Companies bidding on Government contracts under Labour simply need to cost in a fully NZ crew, no matter the cost

Labour’s solution to create jobs is a form of subsidies, and tilting the playing field.

So instead of getting the best deal for taxpayer money, Labour is going to use government tendering as a perverted process to subsidise fake jobs that won’t last as soon as the Government stops paying for them.

Labour will re-write the rules for lucrative Government contracts to advantage bidders who can prove it will create jobs in New Zealand.

Labour leader Andrew Little made the jobs announcement in his speech at the Labour Party conference this afternoon in Palmerston North.

Similar to the Labour Party’s policies in 2011 and 2014, he said Labour would harness the Government’s $40 billion buying power to create jobs and help local businesses go up against big international companies.   Read more »

All that is left of the unions are the officials


When I wrote Dodgy Unions I was highlighting just how parlous the situation of unions has become. Falling membership, lack of relevance but the organisations have accumulated vast war chests of cash from past members that the officials keep on dreaming up battles to fight.

The union movement continues to lose workers, but they have transformed themselves into an employment agency for political operatives.

Judith Sloan looks at the demise of unions in Australia.

If the trade union movement in Australia were a company, it would be thinking of filing for bankruptcy. In the early 1990s, its market share was 40 per cent. It is now 15 per cent.

In the private sector, only 10 per cent of workers are members of trade unions in their main jobs. In absolute terms, there are 1.6 million trade union members in their main jobs or 1.7 million in total. Note that there are 11.8 million employed people in Australia.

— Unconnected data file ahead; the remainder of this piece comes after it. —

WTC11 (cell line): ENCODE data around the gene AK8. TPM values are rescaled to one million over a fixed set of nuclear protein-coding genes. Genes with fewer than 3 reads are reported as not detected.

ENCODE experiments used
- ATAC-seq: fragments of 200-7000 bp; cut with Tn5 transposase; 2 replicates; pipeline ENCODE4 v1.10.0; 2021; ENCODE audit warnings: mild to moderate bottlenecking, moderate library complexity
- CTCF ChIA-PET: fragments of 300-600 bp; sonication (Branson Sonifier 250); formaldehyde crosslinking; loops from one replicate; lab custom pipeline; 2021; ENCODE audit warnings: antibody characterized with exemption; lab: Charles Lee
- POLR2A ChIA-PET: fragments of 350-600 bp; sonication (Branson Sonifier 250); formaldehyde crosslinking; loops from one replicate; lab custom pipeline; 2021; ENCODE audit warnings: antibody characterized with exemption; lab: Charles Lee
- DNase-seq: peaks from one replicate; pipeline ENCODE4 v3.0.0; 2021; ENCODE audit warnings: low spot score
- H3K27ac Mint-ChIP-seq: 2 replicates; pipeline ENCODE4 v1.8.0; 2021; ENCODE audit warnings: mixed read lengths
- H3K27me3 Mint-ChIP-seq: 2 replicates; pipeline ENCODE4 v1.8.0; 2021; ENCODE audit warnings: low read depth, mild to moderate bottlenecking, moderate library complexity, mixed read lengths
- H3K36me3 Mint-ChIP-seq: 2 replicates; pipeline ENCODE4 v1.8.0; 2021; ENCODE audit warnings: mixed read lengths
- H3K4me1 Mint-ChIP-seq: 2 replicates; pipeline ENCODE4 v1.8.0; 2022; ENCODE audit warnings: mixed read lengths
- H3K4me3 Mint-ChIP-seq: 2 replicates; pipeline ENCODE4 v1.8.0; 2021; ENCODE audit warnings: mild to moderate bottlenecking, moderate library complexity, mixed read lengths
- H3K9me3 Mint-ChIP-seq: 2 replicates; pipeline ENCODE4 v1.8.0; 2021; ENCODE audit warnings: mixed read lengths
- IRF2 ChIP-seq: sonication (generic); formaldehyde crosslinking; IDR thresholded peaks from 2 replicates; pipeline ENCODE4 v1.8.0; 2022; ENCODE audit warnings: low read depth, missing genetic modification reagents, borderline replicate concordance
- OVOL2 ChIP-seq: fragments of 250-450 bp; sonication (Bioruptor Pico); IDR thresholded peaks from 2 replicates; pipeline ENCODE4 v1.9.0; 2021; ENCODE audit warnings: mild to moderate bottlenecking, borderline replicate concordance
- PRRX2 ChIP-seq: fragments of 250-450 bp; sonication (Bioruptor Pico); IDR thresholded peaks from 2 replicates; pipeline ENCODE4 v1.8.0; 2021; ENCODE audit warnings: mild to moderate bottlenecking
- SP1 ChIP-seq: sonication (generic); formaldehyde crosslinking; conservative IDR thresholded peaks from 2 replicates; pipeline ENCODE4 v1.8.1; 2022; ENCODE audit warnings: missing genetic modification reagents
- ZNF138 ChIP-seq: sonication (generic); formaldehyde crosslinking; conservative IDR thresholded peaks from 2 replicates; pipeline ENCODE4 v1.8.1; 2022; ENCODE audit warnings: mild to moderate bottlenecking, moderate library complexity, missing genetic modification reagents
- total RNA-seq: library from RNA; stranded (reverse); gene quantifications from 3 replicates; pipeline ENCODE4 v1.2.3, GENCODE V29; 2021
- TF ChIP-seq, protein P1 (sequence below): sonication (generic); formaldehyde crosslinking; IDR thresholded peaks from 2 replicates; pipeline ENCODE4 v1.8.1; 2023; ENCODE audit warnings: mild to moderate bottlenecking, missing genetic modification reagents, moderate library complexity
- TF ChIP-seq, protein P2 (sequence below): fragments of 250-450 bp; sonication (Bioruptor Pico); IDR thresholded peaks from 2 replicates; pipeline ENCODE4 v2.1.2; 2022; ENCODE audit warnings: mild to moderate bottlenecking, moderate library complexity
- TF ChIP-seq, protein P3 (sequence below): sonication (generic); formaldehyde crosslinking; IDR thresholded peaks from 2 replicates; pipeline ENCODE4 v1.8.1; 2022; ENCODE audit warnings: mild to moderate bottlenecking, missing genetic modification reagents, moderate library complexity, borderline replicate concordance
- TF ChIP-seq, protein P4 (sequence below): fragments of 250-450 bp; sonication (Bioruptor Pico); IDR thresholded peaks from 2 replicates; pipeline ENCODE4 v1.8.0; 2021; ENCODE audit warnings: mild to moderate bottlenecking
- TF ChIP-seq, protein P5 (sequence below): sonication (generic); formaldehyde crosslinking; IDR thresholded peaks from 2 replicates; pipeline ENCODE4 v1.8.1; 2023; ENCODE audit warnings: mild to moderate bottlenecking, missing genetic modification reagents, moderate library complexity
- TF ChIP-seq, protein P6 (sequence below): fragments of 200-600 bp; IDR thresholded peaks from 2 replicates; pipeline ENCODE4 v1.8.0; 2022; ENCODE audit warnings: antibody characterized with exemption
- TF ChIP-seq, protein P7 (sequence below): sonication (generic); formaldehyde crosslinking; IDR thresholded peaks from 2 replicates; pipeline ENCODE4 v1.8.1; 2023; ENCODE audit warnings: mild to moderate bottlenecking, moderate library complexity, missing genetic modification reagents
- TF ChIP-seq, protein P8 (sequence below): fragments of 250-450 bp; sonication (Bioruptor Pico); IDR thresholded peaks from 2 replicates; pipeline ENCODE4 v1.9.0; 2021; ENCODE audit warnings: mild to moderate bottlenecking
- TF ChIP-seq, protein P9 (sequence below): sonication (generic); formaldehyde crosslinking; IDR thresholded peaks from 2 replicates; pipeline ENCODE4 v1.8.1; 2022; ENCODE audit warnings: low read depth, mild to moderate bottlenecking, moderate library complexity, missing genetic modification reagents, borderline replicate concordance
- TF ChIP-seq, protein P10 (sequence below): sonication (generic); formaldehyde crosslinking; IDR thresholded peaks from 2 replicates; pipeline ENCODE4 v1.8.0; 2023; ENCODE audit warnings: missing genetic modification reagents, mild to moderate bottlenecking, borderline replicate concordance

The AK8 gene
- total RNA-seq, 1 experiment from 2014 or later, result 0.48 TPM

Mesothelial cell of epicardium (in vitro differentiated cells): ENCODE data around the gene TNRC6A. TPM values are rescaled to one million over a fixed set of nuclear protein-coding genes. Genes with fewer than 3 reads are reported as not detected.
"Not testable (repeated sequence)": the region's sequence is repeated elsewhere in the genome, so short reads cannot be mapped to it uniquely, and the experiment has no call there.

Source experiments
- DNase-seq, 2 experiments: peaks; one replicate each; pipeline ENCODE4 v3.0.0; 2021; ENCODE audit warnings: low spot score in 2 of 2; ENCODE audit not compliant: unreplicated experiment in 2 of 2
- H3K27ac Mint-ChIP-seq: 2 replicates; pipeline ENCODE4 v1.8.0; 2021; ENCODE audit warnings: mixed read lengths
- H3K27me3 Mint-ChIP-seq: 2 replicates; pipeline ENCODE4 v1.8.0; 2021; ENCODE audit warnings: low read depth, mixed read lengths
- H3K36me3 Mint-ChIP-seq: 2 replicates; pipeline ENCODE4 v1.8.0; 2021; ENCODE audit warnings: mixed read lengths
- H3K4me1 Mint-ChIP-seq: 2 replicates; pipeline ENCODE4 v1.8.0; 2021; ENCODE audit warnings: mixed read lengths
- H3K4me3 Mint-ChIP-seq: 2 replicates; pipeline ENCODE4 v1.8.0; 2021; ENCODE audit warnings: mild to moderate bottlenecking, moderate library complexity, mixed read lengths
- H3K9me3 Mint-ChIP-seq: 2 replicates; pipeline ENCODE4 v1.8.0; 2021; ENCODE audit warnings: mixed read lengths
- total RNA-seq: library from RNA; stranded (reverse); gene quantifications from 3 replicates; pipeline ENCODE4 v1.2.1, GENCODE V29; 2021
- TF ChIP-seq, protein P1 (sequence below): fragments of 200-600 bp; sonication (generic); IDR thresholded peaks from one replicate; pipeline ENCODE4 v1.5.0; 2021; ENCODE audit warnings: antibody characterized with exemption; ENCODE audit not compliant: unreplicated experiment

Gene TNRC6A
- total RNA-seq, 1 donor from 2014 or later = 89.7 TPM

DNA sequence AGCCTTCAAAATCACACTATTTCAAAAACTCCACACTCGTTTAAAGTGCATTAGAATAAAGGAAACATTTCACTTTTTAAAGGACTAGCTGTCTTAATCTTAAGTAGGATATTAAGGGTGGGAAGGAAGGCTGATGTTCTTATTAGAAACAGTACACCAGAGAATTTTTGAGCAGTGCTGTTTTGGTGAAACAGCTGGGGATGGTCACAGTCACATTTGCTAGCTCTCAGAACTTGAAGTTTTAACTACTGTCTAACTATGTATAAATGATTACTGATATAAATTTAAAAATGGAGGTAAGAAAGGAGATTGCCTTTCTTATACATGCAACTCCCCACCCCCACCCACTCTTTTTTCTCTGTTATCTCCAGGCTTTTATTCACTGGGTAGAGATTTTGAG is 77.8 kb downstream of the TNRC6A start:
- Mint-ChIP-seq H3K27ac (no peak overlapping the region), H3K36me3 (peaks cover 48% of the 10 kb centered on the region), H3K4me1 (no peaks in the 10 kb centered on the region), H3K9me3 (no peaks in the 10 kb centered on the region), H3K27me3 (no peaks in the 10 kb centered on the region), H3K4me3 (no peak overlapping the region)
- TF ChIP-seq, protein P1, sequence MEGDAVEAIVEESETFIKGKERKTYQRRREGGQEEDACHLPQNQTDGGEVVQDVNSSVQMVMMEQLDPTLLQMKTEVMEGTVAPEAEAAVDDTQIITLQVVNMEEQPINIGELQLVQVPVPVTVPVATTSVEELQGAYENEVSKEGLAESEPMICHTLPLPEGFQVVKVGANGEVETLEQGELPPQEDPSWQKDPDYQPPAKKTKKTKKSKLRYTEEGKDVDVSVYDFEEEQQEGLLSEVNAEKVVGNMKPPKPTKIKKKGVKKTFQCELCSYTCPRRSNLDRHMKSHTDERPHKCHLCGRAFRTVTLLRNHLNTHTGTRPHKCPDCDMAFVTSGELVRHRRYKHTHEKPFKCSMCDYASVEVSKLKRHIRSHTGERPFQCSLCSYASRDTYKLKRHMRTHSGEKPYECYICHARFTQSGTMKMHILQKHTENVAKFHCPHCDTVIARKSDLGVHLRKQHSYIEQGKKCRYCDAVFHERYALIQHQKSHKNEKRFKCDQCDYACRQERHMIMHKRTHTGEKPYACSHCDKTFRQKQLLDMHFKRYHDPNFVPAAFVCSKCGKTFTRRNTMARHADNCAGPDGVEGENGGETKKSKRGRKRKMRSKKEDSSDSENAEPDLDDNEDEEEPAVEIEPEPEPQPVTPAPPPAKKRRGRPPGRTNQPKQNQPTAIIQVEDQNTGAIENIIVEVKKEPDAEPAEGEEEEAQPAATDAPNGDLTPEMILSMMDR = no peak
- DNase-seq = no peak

What are the explanations for this catastrophic decline in union membership? Is there anything the trade unions can do to arrest the decline? How is it that the influence of the trade union movement has not fallen in line with its falling membership?     Read more »

3D print the components, then let the robots build the house. Suck on that unions

Increasingly ridiculous demands, insane OSH laws and generally dopey regulations are spelling the end of manual labour.

Automation and technology will be the final nails in union coffins.

Zurich-based architects and roboticists have created an autonomous construction robot capable of laying bricks into pre-programmed structures.

Designers at the Swiss National Centre of Competence in Research (NCCR) Digital Fabrication laboratory believe a future generation of the In-situ Fabricator robot could be used widely on building sites.

Matthias Kohler, of ETH Zurich (Swiss Federal Institute of Technology in Zurich), is one of the supervising professors on the research team.

According to Kohler, who is also an architect, it is “the first machine that can actually go on construction sites and build non-standard designs, meaning designs which can vary and adapt to the local conditions directly in the building site.”

Professor Jonas Buchli supervises the research. He told Reuters that construction sites are fascinating to roboticists.    Read more »

New CTU boss hankers for compulsion without actually saying

In 1991 Jim Bolger passed the Employment Contracts Act, that act gave us workplace freedom, freedom to choose to not belong to a union.

Prior to that act of freedom, perhaps the last act of freedom passed by a National government we all had to belong to unions. Those were the same unions who interfered with our holidays with strikes, the same unions who halted a bridge being built at Onehunga for literally years and the same unions who mired the economy in the dogma of class battles.

When that act was passed freedom returned to the work place and outside of the state sector Kiwi workers embraced freedom. Unions now only represent under 10% of the workforce outside of the state sector.

The new CTU boss is upset by the level of union participation.

The Council of Trade Unions says the small percentage of workers on collective bargaining agreements is a poor reflection on the country’s labour record.

An International Labour Organisation study shows that about 15 percent of workers in New Zealand have collective agreements, compared to nearly 100 percent in Austria and France.

The study shows the number of New Zealand workers on collective bargaining agreements is less than in Albania, Russia and Bulgaria, and on a par with the United States.   Read more »